A bipartisan Bill from Congress The Coast Guard and Maritime Transportation Act of 2014 seeks to reform the U.S. Federal Maritime Commission (FMC) and require the Maritime Administration to create a National Maritime Strategy. The Bill would reauthorize the FMC at current funding levels ($22.8 million) but prevent FMC commissioners from serving more than one year after their five-year term expires, limit their tenure to two terms and defines conflicts of interest. The push back from Congress is a reflection of the perceived unnecessary intrusion of the FMC on a number of files whilst simultaneously over-seeing continued shrinkage of the U.S. merchant fleet.
Russia’s Ministry of Defense is promoting a plan to develop a “Center of Arctic shipbuilding” in Murmansk either through the development of a new shipyard or re-investment into existing yards. These yards have long supported Russia’s Northern Fleet which is in expansion mode but needs re-investment to support offshore oil and gas development of the Russian arctic and the rapid expansion of trade through the Northern Sea Route during summer months.
The Italian government has blasted an Indian decision to try two Italian marines accused of killing two fisherman under the country’s anti-piracy and anti-terrorism act. The decision can only serve to further strain relations between the two countries and appears to be in response to street protests calling for harsh penalties for the marines. The anti-piracy and anti-terrorism act provides for capital punishment but it has been made clear by India that death sentences would be excluded as a possible penalty. Italy’s justice minister responded by saying “the government will fight the use of the law in all ways possible and our commitment to bring home Massimiliano Lattore and Salvatore Girone is stronger than ever.” The two men are on bail living in the Italian embassy in New Dehli but cannot leave India. NATO this week warned India that using anti-terrorism legislation to try the marines would undermine international efforts to combat piracy.
Mitsui OSK Line (MOL) has initiated legal action against Mitsubishi Heavy Industries (MHI) the builder of the 8,100teu MOL Comfort, which broke in half and sank in the Indian Ocean in July last year. The company is also seeking compensation from MHI for the cost of strengthening the hulls of six sister ships, after inspections by ClassNK found “buckling-type deformations” on their bottom shell plates. Should the claim succeed there is the likelihood of thousands of consequential claims related to responsibility for the loss of 4,382 containers.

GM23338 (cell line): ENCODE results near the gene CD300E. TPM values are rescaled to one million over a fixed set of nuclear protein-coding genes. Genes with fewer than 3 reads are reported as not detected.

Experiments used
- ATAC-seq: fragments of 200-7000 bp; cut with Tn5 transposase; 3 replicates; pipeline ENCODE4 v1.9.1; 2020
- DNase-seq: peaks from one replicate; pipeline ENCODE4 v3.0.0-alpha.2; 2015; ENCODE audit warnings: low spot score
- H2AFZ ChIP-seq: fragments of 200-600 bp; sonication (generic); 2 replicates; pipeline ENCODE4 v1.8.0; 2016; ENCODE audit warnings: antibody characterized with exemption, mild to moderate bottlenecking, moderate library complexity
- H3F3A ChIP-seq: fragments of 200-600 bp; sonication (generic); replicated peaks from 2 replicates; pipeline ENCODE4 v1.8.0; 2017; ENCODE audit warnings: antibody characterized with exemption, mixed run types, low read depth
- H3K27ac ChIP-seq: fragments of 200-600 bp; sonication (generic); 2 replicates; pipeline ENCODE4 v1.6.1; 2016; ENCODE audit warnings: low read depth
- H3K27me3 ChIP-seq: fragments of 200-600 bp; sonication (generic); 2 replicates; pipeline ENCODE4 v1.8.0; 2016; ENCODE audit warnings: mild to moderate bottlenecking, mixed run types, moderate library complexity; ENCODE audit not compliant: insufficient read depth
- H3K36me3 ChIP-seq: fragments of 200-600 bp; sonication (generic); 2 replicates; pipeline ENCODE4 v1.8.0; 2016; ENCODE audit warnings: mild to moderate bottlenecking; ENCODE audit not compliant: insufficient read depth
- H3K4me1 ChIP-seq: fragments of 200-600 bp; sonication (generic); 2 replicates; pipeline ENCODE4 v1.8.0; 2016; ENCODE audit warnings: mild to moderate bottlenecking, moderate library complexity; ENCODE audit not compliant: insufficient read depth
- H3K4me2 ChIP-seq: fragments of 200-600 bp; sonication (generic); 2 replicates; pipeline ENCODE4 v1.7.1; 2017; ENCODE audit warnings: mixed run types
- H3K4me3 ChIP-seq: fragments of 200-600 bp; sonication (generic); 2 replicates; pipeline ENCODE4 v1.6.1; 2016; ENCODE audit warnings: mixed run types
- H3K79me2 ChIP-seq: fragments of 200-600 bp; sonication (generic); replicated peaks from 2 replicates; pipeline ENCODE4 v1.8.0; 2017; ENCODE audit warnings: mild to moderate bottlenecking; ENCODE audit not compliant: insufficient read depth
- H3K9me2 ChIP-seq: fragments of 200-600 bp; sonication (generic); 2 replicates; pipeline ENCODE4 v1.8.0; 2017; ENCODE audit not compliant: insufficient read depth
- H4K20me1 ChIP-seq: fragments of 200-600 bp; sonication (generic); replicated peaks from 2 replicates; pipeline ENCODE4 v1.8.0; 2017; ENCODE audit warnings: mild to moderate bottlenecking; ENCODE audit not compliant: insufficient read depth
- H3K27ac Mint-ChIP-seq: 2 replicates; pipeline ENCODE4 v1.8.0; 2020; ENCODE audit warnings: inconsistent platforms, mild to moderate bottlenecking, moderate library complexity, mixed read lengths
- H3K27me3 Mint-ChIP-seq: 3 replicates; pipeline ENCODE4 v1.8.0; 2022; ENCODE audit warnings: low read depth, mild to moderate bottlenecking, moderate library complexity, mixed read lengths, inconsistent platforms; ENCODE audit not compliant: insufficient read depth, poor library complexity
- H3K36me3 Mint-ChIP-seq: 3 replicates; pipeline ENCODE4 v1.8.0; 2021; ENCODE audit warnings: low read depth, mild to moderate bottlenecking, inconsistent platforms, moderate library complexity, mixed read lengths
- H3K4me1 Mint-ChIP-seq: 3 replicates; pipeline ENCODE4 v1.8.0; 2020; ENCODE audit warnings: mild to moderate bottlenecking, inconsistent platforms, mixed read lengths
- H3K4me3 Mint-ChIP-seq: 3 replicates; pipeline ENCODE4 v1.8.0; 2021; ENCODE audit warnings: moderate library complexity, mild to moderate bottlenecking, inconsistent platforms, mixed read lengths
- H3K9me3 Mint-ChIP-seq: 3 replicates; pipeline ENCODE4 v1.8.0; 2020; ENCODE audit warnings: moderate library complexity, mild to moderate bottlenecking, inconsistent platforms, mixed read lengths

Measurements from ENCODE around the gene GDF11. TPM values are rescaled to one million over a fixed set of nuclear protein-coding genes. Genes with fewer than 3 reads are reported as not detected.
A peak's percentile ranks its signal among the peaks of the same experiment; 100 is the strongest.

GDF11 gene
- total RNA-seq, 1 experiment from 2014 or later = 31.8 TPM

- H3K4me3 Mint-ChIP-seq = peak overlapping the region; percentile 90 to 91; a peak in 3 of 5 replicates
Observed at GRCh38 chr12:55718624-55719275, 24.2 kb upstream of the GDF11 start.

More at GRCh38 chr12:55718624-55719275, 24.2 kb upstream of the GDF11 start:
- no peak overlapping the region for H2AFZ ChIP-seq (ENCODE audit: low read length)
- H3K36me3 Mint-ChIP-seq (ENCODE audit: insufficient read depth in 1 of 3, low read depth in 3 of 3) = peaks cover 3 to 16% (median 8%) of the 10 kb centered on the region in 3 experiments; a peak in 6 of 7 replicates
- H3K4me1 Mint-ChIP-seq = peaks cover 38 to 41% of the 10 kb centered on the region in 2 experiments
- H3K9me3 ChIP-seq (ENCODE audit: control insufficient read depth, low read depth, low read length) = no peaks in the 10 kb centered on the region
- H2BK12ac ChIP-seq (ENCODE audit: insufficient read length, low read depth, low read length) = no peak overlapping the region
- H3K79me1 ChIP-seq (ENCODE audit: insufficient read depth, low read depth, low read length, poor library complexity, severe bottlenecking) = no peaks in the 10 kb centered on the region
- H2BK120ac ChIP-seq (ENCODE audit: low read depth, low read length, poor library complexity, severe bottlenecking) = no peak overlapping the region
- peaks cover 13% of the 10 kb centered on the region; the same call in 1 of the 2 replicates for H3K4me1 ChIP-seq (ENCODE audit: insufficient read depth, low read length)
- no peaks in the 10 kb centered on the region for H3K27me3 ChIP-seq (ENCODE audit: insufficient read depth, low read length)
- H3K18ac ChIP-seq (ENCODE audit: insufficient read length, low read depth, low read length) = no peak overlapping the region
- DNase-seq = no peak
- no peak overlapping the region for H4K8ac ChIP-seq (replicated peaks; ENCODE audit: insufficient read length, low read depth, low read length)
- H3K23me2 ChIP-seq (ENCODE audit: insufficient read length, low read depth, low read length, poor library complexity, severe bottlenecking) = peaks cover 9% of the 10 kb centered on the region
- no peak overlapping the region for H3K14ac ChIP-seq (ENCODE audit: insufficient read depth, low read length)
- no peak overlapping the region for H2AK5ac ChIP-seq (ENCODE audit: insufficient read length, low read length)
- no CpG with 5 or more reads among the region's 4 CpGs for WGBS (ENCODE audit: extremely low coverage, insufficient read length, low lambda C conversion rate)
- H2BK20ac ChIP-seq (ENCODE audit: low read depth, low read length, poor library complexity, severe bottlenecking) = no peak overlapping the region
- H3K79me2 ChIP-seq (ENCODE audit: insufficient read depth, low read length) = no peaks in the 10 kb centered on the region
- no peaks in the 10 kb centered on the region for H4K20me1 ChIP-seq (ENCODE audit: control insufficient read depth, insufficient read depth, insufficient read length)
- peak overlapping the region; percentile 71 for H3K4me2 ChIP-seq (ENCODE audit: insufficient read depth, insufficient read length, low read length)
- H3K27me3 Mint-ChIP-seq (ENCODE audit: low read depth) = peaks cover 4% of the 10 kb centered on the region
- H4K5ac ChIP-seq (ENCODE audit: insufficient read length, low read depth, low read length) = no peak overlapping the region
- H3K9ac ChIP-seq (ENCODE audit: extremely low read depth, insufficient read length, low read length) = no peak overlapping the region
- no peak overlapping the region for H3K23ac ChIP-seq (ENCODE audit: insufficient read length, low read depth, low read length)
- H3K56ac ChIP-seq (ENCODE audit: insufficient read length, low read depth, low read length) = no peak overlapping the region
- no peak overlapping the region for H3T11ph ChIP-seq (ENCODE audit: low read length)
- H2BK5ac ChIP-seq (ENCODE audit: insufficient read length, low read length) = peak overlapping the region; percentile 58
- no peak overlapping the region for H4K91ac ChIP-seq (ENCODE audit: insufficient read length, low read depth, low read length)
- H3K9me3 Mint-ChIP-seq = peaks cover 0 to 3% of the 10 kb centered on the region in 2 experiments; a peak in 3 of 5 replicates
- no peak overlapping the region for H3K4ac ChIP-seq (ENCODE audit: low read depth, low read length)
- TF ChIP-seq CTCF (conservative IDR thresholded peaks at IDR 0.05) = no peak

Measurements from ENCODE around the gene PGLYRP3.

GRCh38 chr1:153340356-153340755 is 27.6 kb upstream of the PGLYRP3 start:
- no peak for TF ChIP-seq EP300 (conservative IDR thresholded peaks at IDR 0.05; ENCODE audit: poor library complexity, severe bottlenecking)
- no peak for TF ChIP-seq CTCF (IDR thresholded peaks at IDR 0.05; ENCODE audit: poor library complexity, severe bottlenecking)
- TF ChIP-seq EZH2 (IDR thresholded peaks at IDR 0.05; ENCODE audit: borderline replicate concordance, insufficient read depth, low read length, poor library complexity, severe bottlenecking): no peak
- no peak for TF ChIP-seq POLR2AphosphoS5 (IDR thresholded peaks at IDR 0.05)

In yet another case of unreturned phone calls to an owner seeking a port of refuge, Singapore’s Aurora Tankers the owners of the chemical tanker Maritime Maisie, which was in a collision in late December are still seeking a solution. The vessel burned for 19 days before salvors were successful in extinguishing the fire but efforts to bring the vessel to Japan or South Korea for safe harbour and transfer her remaining hazardous cargo have no so far been successful after salvors concluded that it would be too dangerous to do so at sea. The effectiveness of IMO Resolution A 949 (23) on port of refuge which was accepted 10 years ago is once again being seriously questioned.
Acting on a tip-off, the Colombian authorities have located an estimated 75 kgs of cocaine hidden in three suitcases on a US flagged Capesize coal loader Athens bound for the UK. The haul which is estimated to be worth around $6.6 million was discovered in the engine room. No crew members have been arrested as there was no evidence linking them to the find.
The unprecedented weather which has been battering Europe’s breakwater (the UK) for several weeks shows no sign of improvement. Large areas of the country are under water and the armed forces have been extensively deployed in emergency flood relief. In one ingenious move, containers have been placed on the coastline at Dawlish in SW England in a desperate move to prevent further coastline erosion which has already resulted in the breaching of the main rail line into the area.